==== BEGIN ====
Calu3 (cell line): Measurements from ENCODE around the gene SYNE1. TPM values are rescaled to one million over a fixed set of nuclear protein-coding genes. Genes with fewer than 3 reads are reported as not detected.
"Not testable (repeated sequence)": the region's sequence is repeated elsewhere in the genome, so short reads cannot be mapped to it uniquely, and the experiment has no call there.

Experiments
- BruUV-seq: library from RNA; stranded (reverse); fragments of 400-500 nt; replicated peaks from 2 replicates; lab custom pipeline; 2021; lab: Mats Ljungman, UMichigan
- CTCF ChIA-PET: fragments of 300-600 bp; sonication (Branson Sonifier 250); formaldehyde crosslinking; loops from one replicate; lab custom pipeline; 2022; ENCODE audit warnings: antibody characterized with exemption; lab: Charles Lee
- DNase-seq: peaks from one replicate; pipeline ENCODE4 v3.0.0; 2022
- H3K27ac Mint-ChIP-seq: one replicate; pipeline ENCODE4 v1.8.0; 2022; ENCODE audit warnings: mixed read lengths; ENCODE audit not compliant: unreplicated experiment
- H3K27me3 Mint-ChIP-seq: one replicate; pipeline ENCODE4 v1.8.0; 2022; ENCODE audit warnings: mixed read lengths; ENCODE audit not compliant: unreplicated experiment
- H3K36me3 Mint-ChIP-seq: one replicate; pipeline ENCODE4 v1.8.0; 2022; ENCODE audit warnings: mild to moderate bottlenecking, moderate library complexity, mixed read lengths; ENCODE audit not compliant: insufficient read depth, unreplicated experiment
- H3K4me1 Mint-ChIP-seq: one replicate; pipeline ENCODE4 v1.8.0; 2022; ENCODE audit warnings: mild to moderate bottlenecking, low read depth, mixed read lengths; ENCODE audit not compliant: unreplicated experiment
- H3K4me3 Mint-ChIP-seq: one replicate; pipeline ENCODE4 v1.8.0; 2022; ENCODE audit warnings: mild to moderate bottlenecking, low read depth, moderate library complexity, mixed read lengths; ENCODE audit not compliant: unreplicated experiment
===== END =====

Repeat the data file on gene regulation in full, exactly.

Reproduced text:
Calu3 (cell line): Measurements from ENCODE around the gene SYNE1. TPM values are rescaled to one million over a fixed set of nuclear protein-coding genes. Genes with fewer than 3 reads are reported as not detected.
"Not testable (repeated sequence)": the region's sequence is repeated elsewhere in the genome, so short reads cannot be mapped to it uniquely, and the experiment has no call there.

Experiments
- BruUV-seq: library from RNA; stranded (reverse); fragments of 400-500 nt; replicated peaks from 2 replicates; lab custom pipeline; 2021; lab: Mats Ljungman, UMichigan
- CTCF ChIA-PET: fragments of 300-600 bp; sonication (Branson Sonifier 250); formaldehyde crosslinking; loops from one replicate; lab custom pipeline; 2022; ENCODE audit warnings: antibody characterized with exemption; lab: Charles Lee
- DNase-seq: peaks from one replicate; pipeline ENCODE4 v3.0.0; 2022
- H3K27ac Mint-ChIP-seq: one replicate; pipeline ENCODE4 v1.8.0; 2022; ENCODE audit warnings: mixed read lengths; ENCODE audit not compliant: unreplicated experiment
- H3K27me3 Mint-ChIP-seq: one replicate; pipeline ENCODE4 v1.8.0; 2022; ENCODE audit warnings: mixed read lengths; ENCODE audit not compliant: unreplicated experiment
- H3K36me3 Mint-ChIP-seq: one replicate; pipeline ENCODE4 v1.8.0; 2022; ENCODE audit warnings: mild to moderate bottlenecking, moderate library complexity, mixed read lengths; ENCODE audit not compliant: insufficient read depth, unreplicated experiment
- H3K4me1 Mint-ChIP-seq: one replicate; pipeline ENCODE4 v1.8.0; 2022; ENCODE audit warnings: mild to moderate bottlenecking, low read depth, mixed read lengths; ENCODE audit not compliant: unreplicated experiment
- H3K4me3 Mint-ChIP-seq: one replicate; pipeline ENCODE4 v1.8.0; 2022; ENCODE audit warnings: mild to moderate bottlenecking, low read depth, moderate library complexity, mixed read lengths; ENCODE audit not compliant: unreplicated experiment